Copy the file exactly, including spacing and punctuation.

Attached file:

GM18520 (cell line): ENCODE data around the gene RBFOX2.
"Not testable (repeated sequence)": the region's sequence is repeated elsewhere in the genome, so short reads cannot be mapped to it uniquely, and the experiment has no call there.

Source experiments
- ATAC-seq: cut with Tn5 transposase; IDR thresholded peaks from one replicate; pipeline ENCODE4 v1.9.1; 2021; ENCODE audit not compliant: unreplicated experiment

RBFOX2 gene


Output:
GM18520 (cell line): ENCODE data around the gene RBFOX2.
"Not testable (repeated sequence)": the region's sequence is repeated elsewhere in the genome, so short reads cannot be mapped to it uniquely, and the experiment has no call there.

Source experiments
- ATAC-seq: cut with Tn5 transposase; IDR thresholded peaks from one replicate; pipeline ENCODE4 v1.9.1; 2021; ENCODE audit not compliant: unreplicated experiment

RBFOX2 gene